By Molly Davis Lind
There’s a new startup on the block that is rocking the sleep world – and the brand world.
Casper believes “we are how we sleep” and offers a mattress-in-a-box solution that meets “the Goldilocks standard of ‘just-right’” firmness. Selling between $500 and $950 a pop, shipping is free (and delivered via messenger bike in NYC). Customers can try the mattress for 100 days with no strings attached. But what’s really riveting about Casper is not the product (truth be told: I haven’t tried it) but the actual brand.
With a vivacious personality, witty charm, great product design and a personal touch, Casper is bringing fun to bedtime. But the mattress industry is no yawning matter (ahem). According to “2013 Mattress Industry Report of Sales and Trends” U.S. mattress producers shipped almost 36 million units with wholesale revenues at $7 billion. While there are a half-dozen other mattress brands with the same business model looking to disrupt the industry, Casper was the one that made $20M in sales in their first ten months, crediting to word of mouth and a superb social medial campaign.
While it helps that this internet mattress startup is funded by Aston Kutcher, the real success comes from Casper’s branding. Here are three things brands can learn from Casper to keep customers from zzzzz’s.
#1) Deliver *consistently* amazing experiences
Casper brings sleep to life in a fun way. With messages like “Better sleep for brighter days”, “Contours to your body, adds bounce to your life”, “Jump in bed with Casper!”, “A look under the bed” (how we make it) and “Pillow Talk” (bedtime reading for sleep hackers, dreamers and insomniacs) Casper has got the messaging front down. Even their team page touts members that “come to Casper with 24 years of sleeping on a mattress.” They offer free bedtime readings and are “on call to answer your questions or sing you a lullaby.”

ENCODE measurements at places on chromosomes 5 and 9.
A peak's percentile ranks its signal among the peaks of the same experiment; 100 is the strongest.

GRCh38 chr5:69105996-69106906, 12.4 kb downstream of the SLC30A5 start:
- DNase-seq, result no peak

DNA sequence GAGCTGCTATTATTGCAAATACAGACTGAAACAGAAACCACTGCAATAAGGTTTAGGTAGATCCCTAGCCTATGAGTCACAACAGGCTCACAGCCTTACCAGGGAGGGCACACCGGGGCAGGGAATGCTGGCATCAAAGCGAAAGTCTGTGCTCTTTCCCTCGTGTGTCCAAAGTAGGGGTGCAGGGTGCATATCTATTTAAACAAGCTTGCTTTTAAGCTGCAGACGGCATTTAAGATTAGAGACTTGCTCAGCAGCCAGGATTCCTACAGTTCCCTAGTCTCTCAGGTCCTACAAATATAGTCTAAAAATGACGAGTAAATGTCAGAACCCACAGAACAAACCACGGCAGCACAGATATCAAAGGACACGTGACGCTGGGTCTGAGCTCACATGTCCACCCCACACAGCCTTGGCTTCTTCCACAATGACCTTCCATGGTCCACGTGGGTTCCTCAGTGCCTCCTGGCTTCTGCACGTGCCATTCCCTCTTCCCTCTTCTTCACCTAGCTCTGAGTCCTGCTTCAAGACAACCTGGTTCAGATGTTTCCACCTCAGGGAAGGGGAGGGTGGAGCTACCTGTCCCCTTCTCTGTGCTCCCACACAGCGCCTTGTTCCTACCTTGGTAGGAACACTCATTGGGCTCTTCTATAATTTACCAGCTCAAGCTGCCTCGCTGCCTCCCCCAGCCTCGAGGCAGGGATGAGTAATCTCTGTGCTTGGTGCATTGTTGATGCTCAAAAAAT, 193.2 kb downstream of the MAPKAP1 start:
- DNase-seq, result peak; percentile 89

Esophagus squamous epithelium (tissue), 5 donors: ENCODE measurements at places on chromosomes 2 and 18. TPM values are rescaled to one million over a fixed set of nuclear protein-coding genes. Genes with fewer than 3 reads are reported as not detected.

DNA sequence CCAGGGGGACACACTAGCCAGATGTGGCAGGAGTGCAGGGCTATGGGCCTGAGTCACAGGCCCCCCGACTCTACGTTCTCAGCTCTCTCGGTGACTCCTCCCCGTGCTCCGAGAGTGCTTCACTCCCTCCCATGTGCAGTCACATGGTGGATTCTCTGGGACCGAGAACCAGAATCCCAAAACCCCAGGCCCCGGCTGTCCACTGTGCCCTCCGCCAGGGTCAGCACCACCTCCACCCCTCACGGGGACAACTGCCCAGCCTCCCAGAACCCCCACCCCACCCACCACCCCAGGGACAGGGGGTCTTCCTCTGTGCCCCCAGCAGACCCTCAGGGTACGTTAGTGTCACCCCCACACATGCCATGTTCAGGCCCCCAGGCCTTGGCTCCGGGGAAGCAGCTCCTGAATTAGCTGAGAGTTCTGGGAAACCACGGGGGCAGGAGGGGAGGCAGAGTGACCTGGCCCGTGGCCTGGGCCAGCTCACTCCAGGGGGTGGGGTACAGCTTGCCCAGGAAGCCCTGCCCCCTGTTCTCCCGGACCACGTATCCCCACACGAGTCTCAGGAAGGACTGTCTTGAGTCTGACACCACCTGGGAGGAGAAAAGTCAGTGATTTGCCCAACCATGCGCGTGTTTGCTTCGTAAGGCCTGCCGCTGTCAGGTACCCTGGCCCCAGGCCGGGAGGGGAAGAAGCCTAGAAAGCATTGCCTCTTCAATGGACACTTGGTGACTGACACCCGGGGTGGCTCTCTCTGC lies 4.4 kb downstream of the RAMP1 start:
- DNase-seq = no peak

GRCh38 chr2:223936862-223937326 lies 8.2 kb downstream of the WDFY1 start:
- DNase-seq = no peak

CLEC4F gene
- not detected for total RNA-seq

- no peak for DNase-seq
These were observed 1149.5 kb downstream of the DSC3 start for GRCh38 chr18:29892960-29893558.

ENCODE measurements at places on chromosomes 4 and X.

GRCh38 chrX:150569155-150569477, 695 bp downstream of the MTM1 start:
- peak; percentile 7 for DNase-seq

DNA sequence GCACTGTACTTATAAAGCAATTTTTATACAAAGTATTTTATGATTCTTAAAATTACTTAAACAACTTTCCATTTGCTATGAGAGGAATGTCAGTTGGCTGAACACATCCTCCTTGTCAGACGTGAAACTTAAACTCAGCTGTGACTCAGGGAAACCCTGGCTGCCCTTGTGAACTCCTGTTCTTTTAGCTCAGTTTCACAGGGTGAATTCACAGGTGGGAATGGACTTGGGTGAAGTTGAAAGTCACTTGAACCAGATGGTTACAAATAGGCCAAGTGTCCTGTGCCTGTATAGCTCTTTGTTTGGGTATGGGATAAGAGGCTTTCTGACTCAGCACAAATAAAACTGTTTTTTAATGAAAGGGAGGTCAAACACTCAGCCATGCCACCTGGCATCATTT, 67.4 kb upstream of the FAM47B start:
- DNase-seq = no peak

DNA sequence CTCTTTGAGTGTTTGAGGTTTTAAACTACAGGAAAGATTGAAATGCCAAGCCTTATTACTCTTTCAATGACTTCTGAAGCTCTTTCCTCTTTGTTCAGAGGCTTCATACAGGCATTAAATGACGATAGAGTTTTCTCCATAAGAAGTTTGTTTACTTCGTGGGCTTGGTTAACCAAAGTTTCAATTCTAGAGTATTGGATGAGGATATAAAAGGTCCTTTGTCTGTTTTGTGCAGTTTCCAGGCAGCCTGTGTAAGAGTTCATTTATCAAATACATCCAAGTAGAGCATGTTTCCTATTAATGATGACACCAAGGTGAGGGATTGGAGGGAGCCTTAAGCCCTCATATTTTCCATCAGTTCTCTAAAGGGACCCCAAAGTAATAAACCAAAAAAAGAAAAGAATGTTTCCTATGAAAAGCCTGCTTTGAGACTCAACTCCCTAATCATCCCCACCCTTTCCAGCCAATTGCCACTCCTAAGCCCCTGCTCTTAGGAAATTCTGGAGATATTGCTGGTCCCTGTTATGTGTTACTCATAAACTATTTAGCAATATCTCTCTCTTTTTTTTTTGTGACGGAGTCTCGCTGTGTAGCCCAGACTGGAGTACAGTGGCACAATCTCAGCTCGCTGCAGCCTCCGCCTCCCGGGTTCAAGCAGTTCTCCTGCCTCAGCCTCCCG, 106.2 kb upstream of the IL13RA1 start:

Clever messages aside, the key to delivering a great voice and tone is consistency. A brand can develop clever messaging, but if it’s delivered inconsistently through different channels (and by people who don’t understand how to write for the brand) developing a memorable brand voice and tone is nearly impossible. It goes beyond great voice and tone guidelines – the brand team has to be on board.
#2) Engage customers and make it fun
Razors aren’t fun. Glasses aren’t fun. And mattresses aren’t fun. The key to Dollar Shave Club, Warby Parker and Casper is fun social interactions and conversation. To quote the brand’s Shorty Awards entry, “Casper didn’t want to churn out the usual prescriptive advice. Instead, we focus on putting people to sleep with our mattress and keep them awake with our social. We tap into entertaining, comedic, and valuable sleep content through a novel voice that is authentic, genuine and feels like your friend — not a mattress salesman.”
“We constantly listen to our customers on social. If they tweet that they’re tired, we make sure to tweet them a coffee. If they’re going on a trip, we tell them their Casper will miss them dearly (and wants a souvenir). When we notice someone raves about us, we’ll send them something to enjoy with their new mattress — anything from a nightcap to breakfast in bed.”
Casper’s customers shape the brand and direct its future. Casper encourages its buyers to post videos of themselves unboxing their mattresses on social media. This sort inclusive approach has led its growth of more than 40,000 fans in less than ten months.
#3) Spin ordinary
According to Casper, “We celebrate sleep through humorous sayings, transform Billboard 100 songs into sleep jams, entertain late-night insomniacs who can’t put their phone down with #linksomnia bedtime reading, prioritize the lifestyle of sleep (breakfast, pajamas, and boozy nightcaps), and boil down sleep news with our Week in Sleep.”
No matter what you sell or what industry you are in, there is no excuse to be boring. Spend time – lots of time – thinking about how to engage audiences by putting a spin on ordinary.
Molly Davis Lind is Senior Communication Strategist at MetaDesign.